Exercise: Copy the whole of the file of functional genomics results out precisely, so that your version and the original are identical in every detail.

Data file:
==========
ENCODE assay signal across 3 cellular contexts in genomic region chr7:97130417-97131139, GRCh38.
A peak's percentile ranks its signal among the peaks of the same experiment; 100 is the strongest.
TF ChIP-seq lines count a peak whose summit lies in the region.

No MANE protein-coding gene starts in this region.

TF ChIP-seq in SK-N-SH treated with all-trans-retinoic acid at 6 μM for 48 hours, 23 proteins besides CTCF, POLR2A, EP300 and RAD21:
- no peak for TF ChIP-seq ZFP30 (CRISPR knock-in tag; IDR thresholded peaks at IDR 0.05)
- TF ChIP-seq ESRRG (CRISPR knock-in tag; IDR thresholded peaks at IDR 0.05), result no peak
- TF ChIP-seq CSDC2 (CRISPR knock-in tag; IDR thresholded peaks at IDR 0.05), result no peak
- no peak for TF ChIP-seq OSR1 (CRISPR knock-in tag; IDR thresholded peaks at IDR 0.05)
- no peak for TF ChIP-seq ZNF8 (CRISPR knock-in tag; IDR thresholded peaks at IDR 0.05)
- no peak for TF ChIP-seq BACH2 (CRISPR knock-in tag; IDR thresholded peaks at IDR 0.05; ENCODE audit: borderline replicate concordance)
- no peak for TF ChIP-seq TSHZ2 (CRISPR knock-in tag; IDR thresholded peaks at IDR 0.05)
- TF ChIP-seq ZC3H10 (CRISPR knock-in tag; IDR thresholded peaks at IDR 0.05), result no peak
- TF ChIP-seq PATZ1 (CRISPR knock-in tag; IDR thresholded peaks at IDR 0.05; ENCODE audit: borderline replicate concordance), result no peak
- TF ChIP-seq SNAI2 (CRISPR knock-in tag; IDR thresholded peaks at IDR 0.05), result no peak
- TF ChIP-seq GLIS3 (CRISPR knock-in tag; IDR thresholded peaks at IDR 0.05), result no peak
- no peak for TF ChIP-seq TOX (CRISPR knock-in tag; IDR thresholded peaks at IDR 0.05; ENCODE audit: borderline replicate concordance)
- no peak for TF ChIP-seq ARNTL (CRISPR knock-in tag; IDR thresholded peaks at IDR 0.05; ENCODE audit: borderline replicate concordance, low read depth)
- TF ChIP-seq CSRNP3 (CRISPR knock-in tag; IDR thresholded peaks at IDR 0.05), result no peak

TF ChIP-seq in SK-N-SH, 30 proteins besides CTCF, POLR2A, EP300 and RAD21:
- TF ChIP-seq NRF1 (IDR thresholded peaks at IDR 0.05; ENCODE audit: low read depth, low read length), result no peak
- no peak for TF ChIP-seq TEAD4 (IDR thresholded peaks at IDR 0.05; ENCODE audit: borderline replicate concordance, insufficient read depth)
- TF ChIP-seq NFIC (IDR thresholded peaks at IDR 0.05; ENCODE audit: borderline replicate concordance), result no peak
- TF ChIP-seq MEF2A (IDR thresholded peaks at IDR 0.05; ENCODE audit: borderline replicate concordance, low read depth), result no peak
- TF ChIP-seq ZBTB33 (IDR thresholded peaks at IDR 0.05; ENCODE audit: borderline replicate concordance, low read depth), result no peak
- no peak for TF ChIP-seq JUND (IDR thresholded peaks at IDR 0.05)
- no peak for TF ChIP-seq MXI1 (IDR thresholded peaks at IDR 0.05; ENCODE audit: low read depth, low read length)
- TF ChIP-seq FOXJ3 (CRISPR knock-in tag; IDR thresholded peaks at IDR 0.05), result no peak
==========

ENCODE assay signal across 3 cellular contexts in genomic region chr7:97130417-97131139, GRCh38.
A peak's percentile ranks its signal among the peaks of the same experiment; 100 is the strongest.
TF ChIP-seq lines count a peak whose summit lies in the region.

No MANE protein-coding gene starts in this region.

TF ChIP-seq in SK-N-SH treated with all-trans-retinoic acid at 6 μM for 48 hours, 23 proteins besides CTCF, POLR2A, EP300 and RAD21:
- no peak for TF ChIP-seq ZFP30 (CRISPR knock-in tag; IDR thresholded peaks at IDR 0.05)
- TF ChIP-seq ESRRG (CRISPR knock-in tag; IDR thresholded peaks at IDR 0.05), result no peak
- TF ChIP-seq CSDC2 (CRISPR knock-in tag; IDR thresholded peaks at IDR 0.05), result no peak
- no peak for TF ChIP-seq OSR1 (CRISPR knock-in tag; IDR thresholded peaks at IDR 0.05)
- no peak for TF ChIP-seq ZNF8 (CRISPR knock-in tag; IDR thresholded peaks at IDR 0.05)
- no peak for TF ChIP-seq BACH2 (CRISPR knock-in tag; IDR thresholded peaks at IDR 0.05; ENCODE audit: borderline replicate concordance)
- no peak for TF ChIP-seq TSHZ2 (CRISPR knock-in tag; IDR thresholded peaks at IDR 0.05)
- TF ChIP-seq ZC3H10 (CRISPR knock-in tag; IDR thresholded peaks at IDR 0.05), result no peak
- TF ChIP-seq PATZ1 (CRISPR knock-in tag; IDR thresholded peaks at IDR 0.05; ENCODE audit: borderline replicate concordance), result no peak
- TF ChIP-seq SNAI2 (CRISPR knock-in tag; IDR thresholded peaks at IDR 0.05), result no peak
- TF ChIP-seq GLIS3 (CRISPR knock-in tag; IDR thresholded peaks at IDR 0.05), result no peak
- no peak for TF ChIP-seq TOX (CRISPR knock-in tag; IDR thresholded peaks at IDR 0.05; ENCODE audit: borderline replicate concordance)
- no peak for TF ChIP-seq ARNTL (CRISPR knock-in tag; IDR thresholded peaks at IDR 0.05; ENCODE audit: borderline replicate concordance, low read depth)
- TF ChIP-seq CSRNP3 (CRISPR knock-in tag; IDR thresholded peaks at IDR 0.05), result no peak

TF ChIP-seq in SK-N-SH, 30 proteins besides CTCF, POLR2A, EP300 and RAD21:
- TF ChIP-seq NRF1 (IDR thresholded peaks at IDR 0.05; ENCODE audit: low read depth, low read length), result no peak
- no peak for TF ChIP-seq TEAD4 (IDR thresholded peaks at IDR 0.05; ENCODE audit: borderline replicate concordance, insufficient read depth)
- TF ChIP-seq NFIC (IDR thresholded peaks at IDR 0.05; ENCODE audit: borderline replicate concordance), result no peak
- TF ChIP-seq MEF2A (IDR thresholded peaks at IDR 0.05; ENCODE audit: borderline replicate concordance, low read depth), result no peak
- TF ChIP-seq ZBTB33 (IDR thresholded peaks at IDR 0.05; ENCODE audit: borderline replicate concordance, low read depth), result no peak
- no peak for TF ChIP-seq JUND (IDR thresholded peaks at IDR 0.05)
- no peak for TF ChIP-seq MXI1 (IDR thresholded peaks at IDR 0.05; ENCODE audit: low read depth, low read length)
- TF ChIP-seq FOXJ3 (CRISPR knock-in tag; IDR thresholded peaks at IDR 0.05), result no peak